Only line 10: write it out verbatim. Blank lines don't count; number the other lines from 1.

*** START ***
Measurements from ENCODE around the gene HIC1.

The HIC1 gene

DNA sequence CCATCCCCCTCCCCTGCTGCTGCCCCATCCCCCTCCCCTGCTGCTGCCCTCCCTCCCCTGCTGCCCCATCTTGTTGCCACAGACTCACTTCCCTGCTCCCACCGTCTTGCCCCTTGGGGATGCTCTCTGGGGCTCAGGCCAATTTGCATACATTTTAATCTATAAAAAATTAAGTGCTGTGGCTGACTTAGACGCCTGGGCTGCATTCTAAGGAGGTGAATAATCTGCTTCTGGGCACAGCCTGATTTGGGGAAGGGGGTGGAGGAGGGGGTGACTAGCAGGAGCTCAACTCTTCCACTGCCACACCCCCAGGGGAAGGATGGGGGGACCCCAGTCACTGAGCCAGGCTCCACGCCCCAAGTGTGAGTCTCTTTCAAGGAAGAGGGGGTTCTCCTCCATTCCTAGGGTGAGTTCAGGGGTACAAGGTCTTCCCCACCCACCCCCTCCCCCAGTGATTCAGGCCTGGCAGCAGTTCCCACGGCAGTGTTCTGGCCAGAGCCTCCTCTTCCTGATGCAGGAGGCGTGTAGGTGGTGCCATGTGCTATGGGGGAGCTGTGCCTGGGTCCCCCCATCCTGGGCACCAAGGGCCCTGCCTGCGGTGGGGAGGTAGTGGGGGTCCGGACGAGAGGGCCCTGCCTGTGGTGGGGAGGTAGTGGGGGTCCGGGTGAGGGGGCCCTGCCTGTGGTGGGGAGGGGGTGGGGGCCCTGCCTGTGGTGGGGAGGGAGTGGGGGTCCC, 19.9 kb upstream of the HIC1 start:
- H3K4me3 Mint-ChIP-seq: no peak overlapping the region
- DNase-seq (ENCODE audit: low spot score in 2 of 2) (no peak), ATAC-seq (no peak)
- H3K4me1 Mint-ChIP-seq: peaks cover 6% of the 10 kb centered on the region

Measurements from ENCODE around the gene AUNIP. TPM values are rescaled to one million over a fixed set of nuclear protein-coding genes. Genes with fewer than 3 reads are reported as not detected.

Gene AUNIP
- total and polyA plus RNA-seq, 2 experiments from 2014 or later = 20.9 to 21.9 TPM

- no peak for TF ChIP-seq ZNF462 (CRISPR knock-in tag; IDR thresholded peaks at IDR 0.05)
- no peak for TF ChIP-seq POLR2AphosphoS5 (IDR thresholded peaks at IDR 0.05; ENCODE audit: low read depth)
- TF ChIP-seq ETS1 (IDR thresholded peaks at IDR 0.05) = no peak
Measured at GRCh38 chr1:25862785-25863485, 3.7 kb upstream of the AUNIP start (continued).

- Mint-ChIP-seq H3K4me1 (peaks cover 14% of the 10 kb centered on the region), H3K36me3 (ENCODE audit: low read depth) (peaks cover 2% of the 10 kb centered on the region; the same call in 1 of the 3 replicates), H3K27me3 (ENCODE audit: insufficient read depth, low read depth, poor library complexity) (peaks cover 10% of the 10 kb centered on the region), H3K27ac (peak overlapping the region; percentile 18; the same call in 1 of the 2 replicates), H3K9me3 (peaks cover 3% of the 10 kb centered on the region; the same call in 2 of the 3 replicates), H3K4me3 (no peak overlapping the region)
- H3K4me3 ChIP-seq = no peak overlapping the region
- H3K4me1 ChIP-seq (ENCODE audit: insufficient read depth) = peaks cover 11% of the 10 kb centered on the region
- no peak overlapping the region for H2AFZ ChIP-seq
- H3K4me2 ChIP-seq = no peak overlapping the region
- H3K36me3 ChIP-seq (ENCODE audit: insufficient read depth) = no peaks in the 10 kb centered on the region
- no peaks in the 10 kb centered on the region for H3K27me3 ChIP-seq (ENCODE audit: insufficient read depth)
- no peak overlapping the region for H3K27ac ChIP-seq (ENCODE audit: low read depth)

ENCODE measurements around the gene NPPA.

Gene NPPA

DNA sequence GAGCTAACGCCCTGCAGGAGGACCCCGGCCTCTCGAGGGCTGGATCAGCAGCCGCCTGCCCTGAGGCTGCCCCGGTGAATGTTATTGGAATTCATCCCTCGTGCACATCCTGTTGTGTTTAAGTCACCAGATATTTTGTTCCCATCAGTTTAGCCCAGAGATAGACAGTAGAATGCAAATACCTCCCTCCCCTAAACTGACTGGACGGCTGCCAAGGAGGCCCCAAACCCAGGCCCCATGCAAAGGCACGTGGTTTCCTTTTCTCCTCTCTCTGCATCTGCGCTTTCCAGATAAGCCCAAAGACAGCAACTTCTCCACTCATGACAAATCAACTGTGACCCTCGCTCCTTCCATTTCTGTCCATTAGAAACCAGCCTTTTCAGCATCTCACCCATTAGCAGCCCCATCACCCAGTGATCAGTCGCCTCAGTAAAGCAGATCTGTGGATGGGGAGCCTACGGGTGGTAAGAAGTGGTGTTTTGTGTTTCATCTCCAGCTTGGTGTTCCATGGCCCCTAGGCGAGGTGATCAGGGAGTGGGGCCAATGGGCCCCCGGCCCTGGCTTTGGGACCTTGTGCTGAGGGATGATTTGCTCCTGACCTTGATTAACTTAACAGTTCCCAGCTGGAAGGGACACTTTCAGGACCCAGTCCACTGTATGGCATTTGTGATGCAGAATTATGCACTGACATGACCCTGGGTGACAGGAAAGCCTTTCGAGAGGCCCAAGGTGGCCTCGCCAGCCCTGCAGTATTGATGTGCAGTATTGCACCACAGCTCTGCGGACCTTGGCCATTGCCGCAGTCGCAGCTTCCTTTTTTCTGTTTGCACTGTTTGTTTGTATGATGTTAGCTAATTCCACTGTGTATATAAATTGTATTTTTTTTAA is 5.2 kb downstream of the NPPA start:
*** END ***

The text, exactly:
- no peak for TF ChIP-seq ZNF462 (CRISPR knock-in tag; IDR thresholded peaks at IDR 0.05)